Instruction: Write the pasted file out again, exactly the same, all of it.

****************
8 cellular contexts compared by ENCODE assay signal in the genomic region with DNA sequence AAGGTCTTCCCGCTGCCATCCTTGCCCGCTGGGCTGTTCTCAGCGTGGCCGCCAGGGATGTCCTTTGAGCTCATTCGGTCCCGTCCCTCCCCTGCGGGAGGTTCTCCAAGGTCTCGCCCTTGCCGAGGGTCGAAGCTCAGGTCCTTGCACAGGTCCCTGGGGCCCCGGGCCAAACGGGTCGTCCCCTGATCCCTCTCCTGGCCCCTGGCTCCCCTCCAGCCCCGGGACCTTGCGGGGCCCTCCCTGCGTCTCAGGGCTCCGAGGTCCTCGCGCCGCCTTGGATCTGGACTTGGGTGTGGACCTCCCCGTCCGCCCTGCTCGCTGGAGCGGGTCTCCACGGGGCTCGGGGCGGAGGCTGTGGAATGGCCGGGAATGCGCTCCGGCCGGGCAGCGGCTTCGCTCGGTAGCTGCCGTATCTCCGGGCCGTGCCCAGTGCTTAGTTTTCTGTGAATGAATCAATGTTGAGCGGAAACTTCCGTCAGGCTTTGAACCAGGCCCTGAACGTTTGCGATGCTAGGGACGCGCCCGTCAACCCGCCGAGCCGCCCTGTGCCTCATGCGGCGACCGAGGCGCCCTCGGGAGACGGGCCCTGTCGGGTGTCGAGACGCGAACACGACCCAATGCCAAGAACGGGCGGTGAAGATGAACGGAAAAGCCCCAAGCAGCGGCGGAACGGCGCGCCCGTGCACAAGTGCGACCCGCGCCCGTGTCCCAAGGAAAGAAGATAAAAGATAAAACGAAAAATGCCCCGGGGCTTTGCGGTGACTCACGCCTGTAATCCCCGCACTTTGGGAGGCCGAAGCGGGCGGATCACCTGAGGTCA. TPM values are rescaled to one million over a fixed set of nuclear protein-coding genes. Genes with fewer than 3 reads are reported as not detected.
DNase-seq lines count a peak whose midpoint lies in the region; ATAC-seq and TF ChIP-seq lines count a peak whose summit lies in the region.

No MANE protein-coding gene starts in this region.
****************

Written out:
8 cellular contexts compared by ENCODE assay signal in the genomic region with DNA sequence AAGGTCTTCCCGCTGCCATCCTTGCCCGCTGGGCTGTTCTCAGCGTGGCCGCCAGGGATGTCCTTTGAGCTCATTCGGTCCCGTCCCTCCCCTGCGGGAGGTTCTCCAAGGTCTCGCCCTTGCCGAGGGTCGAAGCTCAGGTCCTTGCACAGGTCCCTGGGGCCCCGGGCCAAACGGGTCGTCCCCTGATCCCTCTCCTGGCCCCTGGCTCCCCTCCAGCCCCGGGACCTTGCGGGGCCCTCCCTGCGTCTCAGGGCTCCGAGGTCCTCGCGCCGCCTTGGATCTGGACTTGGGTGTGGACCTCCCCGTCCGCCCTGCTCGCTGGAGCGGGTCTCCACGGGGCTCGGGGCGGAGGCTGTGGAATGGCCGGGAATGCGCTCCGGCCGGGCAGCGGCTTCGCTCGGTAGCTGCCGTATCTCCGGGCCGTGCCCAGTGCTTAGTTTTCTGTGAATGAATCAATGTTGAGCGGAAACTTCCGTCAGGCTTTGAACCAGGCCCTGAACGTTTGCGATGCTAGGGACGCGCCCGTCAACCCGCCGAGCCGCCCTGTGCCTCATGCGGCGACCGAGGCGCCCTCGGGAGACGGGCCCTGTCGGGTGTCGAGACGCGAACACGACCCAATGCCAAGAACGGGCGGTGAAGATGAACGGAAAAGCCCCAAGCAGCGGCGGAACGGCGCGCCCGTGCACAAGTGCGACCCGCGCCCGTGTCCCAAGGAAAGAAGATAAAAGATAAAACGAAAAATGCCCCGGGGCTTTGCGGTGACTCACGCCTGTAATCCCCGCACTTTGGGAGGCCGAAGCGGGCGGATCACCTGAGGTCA. TPM values are rescaled to one million over a fixed set of nuclear protein-coding genes. Genes with fewer than 3 reads are reported as not detected.
DNase-seq lines count a peak whose midpoint lies in the region; ATAC-seq and TF ChIP-seq lines count a peak whose summit lies in the region.

No MANE protein-coding gene starts in this region.